Stewart says he has loved sharks since he was a child, seeing them as beautiful ocean creatures, and dedicated his career working to gain the trust of the creatures in attempt to prove that it won’t cost you an arm and a leg to get to know them — fearsome teeth and all.
Armed with nothing more than an underwater camera, Stewart has made an art of becoming accepted into their world by calmly entering their waters.
The Canadian said nearly 90% of the world’s shark population has been wiped out from ‘finning’ – for making shark fin soup – and distrust of the creatures.
He insists they’re not nightmarish man eaters to be feared. “If sharks ate people I would have been killed a long time ago.” he said. “Most sharks have teeth that are ineffective cutting tools.”
Sailing aboard the Sea Shepherd’s Ocean Warrior, their 4-year journey brought them in conflict with poachers in Guatemala and the Taiwanese mafia. Early on, at the invitation of the Costa Rican government, the ship was rammed by a boat illegally fishing in Guatemalan waters off the coast of Costa Rica — and everything changed.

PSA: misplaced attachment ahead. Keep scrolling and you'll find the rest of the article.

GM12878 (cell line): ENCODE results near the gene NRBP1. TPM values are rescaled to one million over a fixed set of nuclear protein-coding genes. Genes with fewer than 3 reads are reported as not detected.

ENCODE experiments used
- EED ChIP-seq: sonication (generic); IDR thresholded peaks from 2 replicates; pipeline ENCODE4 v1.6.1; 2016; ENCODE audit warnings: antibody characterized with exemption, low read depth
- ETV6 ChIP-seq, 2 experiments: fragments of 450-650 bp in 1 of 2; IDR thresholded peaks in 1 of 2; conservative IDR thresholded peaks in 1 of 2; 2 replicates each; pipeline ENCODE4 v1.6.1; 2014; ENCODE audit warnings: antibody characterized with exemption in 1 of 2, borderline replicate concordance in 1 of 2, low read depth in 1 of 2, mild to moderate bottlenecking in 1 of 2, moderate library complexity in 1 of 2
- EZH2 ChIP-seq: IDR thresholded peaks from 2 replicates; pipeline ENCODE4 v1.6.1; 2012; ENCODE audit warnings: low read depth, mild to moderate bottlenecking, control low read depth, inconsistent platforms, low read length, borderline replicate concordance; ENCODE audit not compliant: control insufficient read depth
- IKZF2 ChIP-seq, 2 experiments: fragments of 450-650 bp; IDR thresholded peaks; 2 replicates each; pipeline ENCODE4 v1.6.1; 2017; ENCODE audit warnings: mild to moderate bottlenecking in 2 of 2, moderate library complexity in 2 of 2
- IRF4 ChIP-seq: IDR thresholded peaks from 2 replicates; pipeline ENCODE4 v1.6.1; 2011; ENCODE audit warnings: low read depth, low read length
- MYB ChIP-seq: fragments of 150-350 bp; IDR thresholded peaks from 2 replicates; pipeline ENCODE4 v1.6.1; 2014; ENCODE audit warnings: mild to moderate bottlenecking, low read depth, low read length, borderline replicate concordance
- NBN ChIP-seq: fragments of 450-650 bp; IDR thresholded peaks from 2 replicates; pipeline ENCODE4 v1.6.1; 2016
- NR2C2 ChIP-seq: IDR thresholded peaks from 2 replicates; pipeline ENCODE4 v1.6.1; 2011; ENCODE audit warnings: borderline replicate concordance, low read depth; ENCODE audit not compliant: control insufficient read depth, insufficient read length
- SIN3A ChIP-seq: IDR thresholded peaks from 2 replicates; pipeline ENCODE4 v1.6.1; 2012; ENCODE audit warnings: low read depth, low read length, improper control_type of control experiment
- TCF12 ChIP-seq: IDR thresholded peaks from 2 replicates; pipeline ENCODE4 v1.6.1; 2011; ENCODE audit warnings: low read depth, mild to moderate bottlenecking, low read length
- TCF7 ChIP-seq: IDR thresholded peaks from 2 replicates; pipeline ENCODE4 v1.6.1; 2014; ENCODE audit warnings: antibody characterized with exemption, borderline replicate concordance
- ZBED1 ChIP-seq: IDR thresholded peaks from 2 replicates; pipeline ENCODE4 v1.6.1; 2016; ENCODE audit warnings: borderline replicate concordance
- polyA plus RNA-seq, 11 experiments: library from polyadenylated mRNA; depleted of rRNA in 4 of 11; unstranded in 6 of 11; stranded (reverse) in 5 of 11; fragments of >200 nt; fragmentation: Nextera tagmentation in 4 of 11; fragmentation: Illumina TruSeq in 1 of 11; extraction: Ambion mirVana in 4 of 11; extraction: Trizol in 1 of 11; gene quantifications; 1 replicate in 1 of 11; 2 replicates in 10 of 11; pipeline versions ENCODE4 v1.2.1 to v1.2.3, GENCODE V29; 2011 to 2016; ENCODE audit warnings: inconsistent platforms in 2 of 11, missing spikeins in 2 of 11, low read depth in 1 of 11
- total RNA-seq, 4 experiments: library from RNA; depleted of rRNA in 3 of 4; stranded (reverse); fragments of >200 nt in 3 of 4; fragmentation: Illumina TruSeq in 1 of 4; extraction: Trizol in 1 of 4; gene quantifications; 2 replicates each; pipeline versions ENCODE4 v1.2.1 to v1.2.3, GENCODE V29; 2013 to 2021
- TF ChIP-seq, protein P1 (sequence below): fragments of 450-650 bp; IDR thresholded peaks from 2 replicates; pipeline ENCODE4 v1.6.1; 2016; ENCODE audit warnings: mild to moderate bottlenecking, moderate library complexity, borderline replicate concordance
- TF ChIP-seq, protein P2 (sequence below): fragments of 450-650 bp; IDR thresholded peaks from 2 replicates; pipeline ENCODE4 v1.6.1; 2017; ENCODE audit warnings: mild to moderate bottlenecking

“We ended up getting charged with attempted murder in Costa Rica.” Stewart said, explaining that the Taiwanese mafia — which had connections with local officials — was illegally harvesting shark fins.
“There were millions of dollars in fins in dozens of illegal shark-finning operations that the authorities were ignoring.” he said. “After being chased and threatened by operators with guns, our guide admitted that the ‘shark-fin mafia’ was on the lookout and it would not be a good idea to be seen in town.”
After weeks of combating attempted murder charges in Costa Rica, Stewart and the crew fled to avoid arrest in an epic chase, wrapping barbed wire around their boat so the coast guard couldn’t leap onboard, and headed to international waters.
“This was supposed to be a shark film.” Stewart said. “We ended up running while the coast guard was chasing us with machine guns. It turned into a really different human drama with a shark movie intertwined in it.”
He says when sharks bite people, “It’s not a shark attack, it’s a shark mistake. When they bite, they realize they made a mistake, they got something they didn’t want, they let go. It’s really rare for flesh to actually be removed.”